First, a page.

“‘Cause it’s a pastry shop.”
“But no, it says ‘pastries’ right next to ‘savories.’” I point this out to him. “I just think they needed an extra word to fill the space and couldn’t think of one.”
“Maybe --- hi, I’d like a chocolate croissant and a medium ta ---”
“Excuse me?” Another one of the fat women who recently lost an epic battle with a curling iron tugs on my shirt --- tugs --- and I sort of blink at her. “We’re trying to get to the Western Heritage Museum ---”
There’s a hesitation. Then I turn to the waiter. “A scone, thanks.”
“Did you hear me?”
“Yeah, a scone.”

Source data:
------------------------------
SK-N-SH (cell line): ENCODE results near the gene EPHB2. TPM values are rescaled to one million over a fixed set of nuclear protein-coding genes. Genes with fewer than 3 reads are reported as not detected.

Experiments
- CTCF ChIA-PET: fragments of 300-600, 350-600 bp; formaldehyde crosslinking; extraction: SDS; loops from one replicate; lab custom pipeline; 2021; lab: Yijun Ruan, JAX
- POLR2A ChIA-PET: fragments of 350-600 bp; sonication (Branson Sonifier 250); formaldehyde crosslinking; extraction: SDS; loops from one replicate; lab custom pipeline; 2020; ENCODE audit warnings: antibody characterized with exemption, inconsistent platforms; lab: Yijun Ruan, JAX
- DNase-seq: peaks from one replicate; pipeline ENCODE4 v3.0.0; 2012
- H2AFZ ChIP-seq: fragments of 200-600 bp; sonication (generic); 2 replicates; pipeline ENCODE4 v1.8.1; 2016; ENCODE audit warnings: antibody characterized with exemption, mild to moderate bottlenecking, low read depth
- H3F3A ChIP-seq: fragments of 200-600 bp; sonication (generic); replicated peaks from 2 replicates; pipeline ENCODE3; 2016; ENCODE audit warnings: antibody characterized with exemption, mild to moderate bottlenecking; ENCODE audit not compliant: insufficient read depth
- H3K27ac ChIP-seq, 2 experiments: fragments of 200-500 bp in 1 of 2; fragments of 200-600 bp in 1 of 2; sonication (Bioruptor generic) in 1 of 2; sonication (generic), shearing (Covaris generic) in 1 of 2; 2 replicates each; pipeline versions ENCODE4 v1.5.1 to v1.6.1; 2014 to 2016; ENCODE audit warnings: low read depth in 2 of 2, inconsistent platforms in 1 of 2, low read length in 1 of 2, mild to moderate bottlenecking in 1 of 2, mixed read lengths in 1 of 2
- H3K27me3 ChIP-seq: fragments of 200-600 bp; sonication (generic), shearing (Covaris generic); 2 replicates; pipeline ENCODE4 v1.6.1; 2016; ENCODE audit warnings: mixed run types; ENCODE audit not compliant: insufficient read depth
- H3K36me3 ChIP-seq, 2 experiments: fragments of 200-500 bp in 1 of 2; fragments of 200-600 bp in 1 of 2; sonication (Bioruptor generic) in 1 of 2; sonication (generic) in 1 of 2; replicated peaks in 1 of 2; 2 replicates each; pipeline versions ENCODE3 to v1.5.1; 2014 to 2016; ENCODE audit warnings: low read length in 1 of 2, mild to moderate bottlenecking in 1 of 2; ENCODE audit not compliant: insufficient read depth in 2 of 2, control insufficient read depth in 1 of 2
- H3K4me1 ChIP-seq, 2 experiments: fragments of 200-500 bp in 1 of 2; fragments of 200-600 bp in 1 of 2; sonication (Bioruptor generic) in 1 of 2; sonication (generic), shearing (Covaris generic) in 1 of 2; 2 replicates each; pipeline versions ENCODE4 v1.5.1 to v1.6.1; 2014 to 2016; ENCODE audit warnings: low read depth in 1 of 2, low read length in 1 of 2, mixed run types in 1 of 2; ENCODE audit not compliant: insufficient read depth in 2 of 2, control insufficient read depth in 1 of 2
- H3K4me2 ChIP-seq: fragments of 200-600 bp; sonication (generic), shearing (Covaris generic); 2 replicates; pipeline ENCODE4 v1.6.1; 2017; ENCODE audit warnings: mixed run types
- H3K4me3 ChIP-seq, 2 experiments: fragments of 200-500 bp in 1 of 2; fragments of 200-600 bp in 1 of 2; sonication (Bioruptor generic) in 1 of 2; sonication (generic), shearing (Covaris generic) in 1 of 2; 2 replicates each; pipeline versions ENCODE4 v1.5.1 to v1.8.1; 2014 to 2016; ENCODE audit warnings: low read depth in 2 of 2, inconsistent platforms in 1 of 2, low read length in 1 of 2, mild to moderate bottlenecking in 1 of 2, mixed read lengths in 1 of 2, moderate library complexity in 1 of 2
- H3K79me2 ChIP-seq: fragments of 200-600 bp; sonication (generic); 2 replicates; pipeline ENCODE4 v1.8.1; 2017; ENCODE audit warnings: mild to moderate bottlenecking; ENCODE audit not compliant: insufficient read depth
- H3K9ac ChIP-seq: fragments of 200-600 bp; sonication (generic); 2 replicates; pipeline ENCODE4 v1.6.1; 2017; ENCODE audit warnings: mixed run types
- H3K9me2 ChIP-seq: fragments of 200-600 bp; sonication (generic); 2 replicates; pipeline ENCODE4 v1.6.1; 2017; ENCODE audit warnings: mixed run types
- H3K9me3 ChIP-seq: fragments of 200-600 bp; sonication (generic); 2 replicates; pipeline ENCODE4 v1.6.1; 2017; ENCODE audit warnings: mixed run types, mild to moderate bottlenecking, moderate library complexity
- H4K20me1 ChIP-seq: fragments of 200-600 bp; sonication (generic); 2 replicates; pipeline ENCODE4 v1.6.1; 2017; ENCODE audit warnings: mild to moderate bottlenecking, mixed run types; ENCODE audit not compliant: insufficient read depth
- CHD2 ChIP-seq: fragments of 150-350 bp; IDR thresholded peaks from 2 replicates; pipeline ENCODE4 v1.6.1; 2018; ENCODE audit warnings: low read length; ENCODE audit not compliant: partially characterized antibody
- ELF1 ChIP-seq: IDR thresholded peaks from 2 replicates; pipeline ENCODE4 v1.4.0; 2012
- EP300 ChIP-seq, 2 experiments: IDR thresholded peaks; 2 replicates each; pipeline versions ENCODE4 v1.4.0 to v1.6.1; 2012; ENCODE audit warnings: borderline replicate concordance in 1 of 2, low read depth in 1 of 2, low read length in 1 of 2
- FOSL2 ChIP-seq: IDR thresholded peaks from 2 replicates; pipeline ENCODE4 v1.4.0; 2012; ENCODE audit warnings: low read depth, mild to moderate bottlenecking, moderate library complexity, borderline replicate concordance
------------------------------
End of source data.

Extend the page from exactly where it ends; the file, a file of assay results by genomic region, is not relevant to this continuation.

“Ma’am, what are you looking for? I’m from around here,” Good ol’ Mark. The woman roughly turns from me with her map. I grab my scone and take a seat before someone else can.
“What’s your deal?” Mark follows me through the crowd. I part it like the Red Sea, probably because I look like I spelunked in a dumpster. “They just needed directions.”
“No.” I bit into my scone. “No, Mark. They come up to me with that attitude of ‘I’m here on vacation meh meh meh so you’re here to serve me. You’re not like a real person. This isn’t like your home. This entire city is my private getaway and you are here as part of the show.’ ”
“Is the only joy you get in life found from being pissed off at people?”
“Yes.” I pause. “And scones.”
There’s this Christmas shop on the eastern-most corner of Howard. It’s a block from our spot outside Nouvelle Eve. Covered in green vines and smelling like peppermint, even in the dead of June, it’s just one of those places that feels like it sells happiness.